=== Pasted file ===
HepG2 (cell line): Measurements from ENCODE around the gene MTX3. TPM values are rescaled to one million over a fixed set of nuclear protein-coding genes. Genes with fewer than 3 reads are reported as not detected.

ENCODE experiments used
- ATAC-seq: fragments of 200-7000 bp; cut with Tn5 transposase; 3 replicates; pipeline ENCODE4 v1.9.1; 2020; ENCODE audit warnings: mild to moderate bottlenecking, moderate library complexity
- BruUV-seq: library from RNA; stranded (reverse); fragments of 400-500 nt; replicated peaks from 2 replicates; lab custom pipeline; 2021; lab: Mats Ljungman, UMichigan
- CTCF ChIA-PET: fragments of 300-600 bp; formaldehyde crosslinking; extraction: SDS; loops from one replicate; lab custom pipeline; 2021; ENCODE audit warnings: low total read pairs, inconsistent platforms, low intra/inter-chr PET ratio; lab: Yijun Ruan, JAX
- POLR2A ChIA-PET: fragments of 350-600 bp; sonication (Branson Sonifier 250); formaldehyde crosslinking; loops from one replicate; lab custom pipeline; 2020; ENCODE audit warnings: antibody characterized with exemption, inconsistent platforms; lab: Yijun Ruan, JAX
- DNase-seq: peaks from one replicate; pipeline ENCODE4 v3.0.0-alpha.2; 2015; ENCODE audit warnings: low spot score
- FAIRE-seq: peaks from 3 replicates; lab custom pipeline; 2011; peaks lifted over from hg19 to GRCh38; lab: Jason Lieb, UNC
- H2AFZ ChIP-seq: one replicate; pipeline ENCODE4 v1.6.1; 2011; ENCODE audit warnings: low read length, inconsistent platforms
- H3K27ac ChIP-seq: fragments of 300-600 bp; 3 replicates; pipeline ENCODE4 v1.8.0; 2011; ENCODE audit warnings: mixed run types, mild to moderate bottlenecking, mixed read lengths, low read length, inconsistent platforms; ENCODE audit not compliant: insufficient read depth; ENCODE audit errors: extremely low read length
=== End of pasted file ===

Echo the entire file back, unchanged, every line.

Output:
HepG2 (cell line): Measurements from ENCODE around the gene MTX3. TPM values are rescaled to one million over a fixed set of nuclear protein-coding genes. Genes with fewer than 3 reads are reported as not detected.

ENCODE experiments used
- ATAC-seq: fragments of 200-7000 bp; cut with Tn5 transposase; 3 replicates; pipeline ENCODE4 v1.9.1; 2020; ENCODE audit warnings: mild to moderate bottlenecking, moderate library complexity
- BruUV-seq: library from RNA; stranded (reverse); fragments of 400-500 nt; replicated peaks from 2 replicates; lab custom pipeline; 2021; lab: Mats Ljungman, UMichigan
- CTCF ChIA-PET: fragments of 300-600 bp; formaldehyde crosslinking; extraction: SDS; loops from one replicate; lab custom pipeline; 2021; ENCODE audit warnings: low total read pairs, inconsistent platforms, low intra/inter-chr PET ratio; lab: Yijun Ruan, JAX
- POLR2A ChIA-PET: fragments of 350-600 bp; sonication (Branson Sonifier 250); formaldehyde crosslinking; loops from one replicate; lab custom pipeline; 2020; ENCODE audit warnings: antibody characterized with exemption, inconsistent platforms; lab: Yijun Ruan, JAX
- DNase-seq: peaks from one replicate; pipeline ENCODE4 v3.0.0-alpha.2; 2015; ENCODE audit warnings: low spot score
- FAIRE-seq: peaks from 3 replicates; lab custom pipeline; 2011; peaks lifted over from hg19 to GRCh38; lab: Jason Lieb, UNC
- H2AFZ ChIP-seq: one replicate; pipeline ENCODE4 v1.6.1; 2011; ENCODE audit warnings: low read length, inconsistent platforms
- H3K27ac ChIP-seq: fragments of 300-600 bp; 3 replicates; pipeline ENCODE4 v1.8.0; 2011; ENCODE audit warnings: mixed run types, mild to moderate bottlenecking, mixed read lengths, low read length, inconsistent platforms; ENCODE audit not compliant: insufficient read depth; ENCODE audit errors: extremely low read length